August 16, 2012
The recent letter from the National Credit Union Administration (NCUA) informing more than 1,000 credit unions nationwide that they are eligible for Low-Income Credit Union (LICU) designation has drawn mixed reactions.
The majority of eligible credit unions are expected to accept the designation, however some of the smaller eligible credit unions have questioned whether they will actually benefit from the change. For example, a small, well-capitalized credit union offering basic services expressed concerns that regulators may pay extra attention to them, potentially adding significant cost to the credit union if they accept the designation.
A source at the NCUA responded, “It’s all up to the individual credit union. They need to determine if it makes sense. We are not pushing anyone.” While no additional regulatory requirements directly accompany the designation, one concern is that if a credit union loses eligibility, it has five years to either re-qualify or unwind the services. Credit unions that received the letter from the NCUA have until Sept. 10 to accept the designation.
TULIP Credit Union, a small credit union headquartered in Olympia, Wash., recently received a $100,000 Community Development Financial Institution (CDFI) grant. According to TULIP CEO Bruce Cramer, “The majority of the funds will be used to hire an additional staff person.”
“The designation will allow TULIP to raise supplemental capital, without which we’d be deep in Prompt Corrective Action (PCA),” Cramer said. Because of the LICU designation, TULIP can stay in business and continue to serve its low-income membership.
Not all industry participants are happy. The American Bankers Association (ABA) argued in a letter to NCUA Chairman Debbie Matz that the NCUA used temporary drought conditions to apply permanent LICU designations, thereby skirting Congressional intent. In the letter, the ABA specifically pointed out Cascade Community Credit Union in Douglas County, Ore.—a county that has 22 census tracts, of which there are no low-income census tracts and only three moderate-income tracts. For federally chartered credit unions, the actual membership determines LICU eligibility, not just geographic area.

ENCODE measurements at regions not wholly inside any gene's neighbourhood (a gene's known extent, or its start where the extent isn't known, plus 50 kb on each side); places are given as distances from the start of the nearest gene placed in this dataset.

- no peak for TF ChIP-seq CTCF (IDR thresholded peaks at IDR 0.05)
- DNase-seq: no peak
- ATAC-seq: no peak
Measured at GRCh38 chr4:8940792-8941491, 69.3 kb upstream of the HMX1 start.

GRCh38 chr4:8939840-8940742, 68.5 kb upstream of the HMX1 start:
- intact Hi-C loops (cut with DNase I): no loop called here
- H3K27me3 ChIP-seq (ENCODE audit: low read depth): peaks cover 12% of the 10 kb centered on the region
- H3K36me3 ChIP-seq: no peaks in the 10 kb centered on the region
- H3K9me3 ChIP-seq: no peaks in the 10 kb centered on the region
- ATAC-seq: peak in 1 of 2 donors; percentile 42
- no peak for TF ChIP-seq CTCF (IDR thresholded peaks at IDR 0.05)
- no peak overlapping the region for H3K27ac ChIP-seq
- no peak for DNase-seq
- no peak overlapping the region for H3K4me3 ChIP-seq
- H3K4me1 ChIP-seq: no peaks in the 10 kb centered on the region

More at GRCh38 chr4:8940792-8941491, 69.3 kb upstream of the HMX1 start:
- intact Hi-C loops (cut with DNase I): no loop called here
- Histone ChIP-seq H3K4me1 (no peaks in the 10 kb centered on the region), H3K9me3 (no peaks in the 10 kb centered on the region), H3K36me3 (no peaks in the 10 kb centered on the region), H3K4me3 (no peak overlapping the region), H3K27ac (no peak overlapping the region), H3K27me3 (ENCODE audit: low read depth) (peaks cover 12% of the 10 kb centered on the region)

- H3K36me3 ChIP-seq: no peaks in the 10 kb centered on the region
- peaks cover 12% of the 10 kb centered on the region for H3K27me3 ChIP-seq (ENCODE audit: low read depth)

Because many thousands of credit unions remain ineligible for the low-income designation, Jennifer Wagner, vice president of legislative advocacy for the Northwest Credit Union Association (NWCUA), explained that it is important for credit unions that this choice by the NCUA not distract from legislation currently under consideration in Congress to raise the member business lending (MBL) cap.
“While this is a win for some credit unions, our MBL legislation (S. 2231 and H.R. 1418) remains a top priority,” Wagner said. “Congress should act now to raise the lending cap from 12.25 percent of assets to 27.5 percent.”
The majority of credit unions are not LICU eligible, but are well-managed, safe and sound institutions that stand ready to help their members grow local jobs if MBL legislation is passed. The legislation could create an estimated 7,500 jobs in the Northwest in the first year alone.
Federal credit unions that did not receive a letter but are interested in more information about the process of qualifying for a Low-Income Designation can contact the Office of Consumer Protections, Division of Consumer Access, at firstname.lastname@example.org or 703.518.1150. Oregon and Washington regulators have reached out to the NCUA inquiring about data for state charter, in order to determine which state charters meet the LICU threshold.
The NWCUA Regulatory Advocacy team works with state and federal regulators to help reduce the regulatory burden on credit unions and protect the credit union movement. The Association encourages members to participate in the regulatory process. If you have any questions on these or any regulatory issues, please contact Director of Regulatory Advocacy John Trull at email@example.com, or at 503.350.2209.